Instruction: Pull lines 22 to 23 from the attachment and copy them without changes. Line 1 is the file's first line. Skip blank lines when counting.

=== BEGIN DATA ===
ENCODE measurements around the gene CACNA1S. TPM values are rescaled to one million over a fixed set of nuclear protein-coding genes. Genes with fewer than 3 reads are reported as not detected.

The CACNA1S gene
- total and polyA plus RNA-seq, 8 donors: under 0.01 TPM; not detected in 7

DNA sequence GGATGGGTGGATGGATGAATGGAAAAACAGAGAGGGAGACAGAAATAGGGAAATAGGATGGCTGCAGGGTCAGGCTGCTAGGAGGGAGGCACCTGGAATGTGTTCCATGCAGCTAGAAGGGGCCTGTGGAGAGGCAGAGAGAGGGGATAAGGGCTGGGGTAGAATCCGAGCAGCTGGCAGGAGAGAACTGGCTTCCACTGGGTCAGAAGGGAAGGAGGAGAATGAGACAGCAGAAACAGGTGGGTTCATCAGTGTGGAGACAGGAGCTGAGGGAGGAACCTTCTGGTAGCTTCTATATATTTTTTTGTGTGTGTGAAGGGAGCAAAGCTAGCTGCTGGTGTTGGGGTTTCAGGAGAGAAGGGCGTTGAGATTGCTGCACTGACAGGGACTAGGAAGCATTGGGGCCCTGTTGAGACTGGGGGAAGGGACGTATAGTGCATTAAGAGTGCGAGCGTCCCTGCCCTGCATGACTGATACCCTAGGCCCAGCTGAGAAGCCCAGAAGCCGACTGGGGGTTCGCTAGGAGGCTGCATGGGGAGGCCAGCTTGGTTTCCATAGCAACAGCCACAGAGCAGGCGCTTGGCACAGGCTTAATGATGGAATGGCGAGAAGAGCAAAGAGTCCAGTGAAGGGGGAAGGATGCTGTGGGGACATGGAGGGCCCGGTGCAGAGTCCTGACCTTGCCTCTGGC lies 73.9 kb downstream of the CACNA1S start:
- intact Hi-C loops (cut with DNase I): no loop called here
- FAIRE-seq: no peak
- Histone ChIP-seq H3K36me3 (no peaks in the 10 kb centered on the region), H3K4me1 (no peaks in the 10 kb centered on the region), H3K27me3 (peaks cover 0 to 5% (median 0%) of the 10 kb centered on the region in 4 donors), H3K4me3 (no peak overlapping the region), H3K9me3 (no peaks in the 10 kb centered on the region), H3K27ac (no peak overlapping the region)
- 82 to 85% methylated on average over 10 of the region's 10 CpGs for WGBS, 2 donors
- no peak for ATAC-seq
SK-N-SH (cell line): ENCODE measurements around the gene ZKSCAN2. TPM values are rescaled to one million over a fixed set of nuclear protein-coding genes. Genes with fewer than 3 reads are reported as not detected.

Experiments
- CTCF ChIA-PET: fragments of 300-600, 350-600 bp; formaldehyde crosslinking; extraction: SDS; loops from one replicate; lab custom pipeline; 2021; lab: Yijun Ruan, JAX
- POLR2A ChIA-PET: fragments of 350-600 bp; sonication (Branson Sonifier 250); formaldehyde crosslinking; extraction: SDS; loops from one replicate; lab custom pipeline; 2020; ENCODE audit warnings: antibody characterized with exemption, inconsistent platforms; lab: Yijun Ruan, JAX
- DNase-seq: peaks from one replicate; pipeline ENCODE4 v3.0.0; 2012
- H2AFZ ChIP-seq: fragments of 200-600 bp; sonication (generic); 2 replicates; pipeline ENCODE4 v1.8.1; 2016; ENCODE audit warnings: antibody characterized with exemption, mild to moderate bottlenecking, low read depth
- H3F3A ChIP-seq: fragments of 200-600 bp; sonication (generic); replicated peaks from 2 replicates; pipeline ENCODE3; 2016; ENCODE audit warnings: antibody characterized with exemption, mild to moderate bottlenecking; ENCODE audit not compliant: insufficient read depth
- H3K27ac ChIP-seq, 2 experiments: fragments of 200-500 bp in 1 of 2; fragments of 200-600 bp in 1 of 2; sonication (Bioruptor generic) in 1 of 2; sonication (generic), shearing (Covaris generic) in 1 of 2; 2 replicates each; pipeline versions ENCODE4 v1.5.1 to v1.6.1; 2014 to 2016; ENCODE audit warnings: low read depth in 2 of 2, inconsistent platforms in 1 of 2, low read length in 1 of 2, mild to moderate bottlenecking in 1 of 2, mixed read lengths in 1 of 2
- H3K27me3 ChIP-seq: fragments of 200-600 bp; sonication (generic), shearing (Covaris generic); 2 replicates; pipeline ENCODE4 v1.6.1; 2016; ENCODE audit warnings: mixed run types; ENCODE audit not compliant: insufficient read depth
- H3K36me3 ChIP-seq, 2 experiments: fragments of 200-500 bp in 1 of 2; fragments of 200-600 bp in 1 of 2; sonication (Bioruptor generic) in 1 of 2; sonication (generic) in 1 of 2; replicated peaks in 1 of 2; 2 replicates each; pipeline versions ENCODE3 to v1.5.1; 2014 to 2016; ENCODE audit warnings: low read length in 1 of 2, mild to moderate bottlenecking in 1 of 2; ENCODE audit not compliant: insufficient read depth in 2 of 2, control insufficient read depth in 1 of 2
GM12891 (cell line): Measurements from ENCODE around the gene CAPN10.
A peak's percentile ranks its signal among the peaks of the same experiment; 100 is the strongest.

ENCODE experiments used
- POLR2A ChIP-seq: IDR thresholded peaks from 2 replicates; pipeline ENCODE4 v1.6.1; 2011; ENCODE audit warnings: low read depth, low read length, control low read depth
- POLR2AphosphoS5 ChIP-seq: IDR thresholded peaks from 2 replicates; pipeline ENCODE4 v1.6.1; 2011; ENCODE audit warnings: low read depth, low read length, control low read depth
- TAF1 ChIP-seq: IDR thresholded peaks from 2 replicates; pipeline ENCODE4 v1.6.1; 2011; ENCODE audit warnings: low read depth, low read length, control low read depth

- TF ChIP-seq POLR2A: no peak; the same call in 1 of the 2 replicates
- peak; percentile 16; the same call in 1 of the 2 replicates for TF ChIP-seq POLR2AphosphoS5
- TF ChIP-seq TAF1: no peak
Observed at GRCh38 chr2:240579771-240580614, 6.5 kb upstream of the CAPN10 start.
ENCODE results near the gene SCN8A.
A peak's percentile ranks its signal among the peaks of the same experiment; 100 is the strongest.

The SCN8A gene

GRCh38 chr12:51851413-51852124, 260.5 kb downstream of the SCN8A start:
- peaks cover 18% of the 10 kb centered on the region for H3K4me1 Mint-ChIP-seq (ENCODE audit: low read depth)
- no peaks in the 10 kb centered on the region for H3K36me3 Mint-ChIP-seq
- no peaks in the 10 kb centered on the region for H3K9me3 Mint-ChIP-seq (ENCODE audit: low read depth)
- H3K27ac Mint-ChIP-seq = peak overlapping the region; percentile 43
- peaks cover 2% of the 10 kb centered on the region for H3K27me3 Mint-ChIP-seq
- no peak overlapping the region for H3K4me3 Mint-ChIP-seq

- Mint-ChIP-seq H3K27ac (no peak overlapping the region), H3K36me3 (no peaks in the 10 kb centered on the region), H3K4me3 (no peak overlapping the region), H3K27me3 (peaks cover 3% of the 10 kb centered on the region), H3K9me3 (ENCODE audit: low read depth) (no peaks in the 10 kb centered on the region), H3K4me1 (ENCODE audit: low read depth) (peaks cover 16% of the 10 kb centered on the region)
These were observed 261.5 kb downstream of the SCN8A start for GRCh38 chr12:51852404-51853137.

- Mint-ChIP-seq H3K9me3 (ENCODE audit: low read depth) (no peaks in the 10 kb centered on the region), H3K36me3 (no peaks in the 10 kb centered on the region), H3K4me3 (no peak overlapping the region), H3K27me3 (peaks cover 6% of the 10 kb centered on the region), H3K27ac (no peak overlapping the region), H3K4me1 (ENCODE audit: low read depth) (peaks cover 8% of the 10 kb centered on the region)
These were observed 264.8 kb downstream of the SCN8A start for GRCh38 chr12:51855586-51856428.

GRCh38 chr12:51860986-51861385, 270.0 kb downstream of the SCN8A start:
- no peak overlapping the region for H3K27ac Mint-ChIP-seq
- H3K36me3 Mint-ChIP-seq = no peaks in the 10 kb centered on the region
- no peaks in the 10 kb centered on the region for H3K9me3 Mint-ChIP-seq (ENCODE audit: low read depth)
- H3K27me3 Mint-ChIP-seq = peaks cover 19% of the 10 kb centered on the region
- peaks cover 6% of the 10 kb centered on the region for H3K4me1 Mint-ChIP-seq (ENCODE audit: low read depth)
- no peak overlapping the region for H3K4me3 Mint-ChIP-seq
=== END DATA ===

ENCODE experiments used
- POLR2A ChIP-seq: IDR thresholded peaks from 2 replicates; pipeline ENCODE4 v1.6.1; 2011; ENCODE audit warnings: low read depth, low read length, control low read depth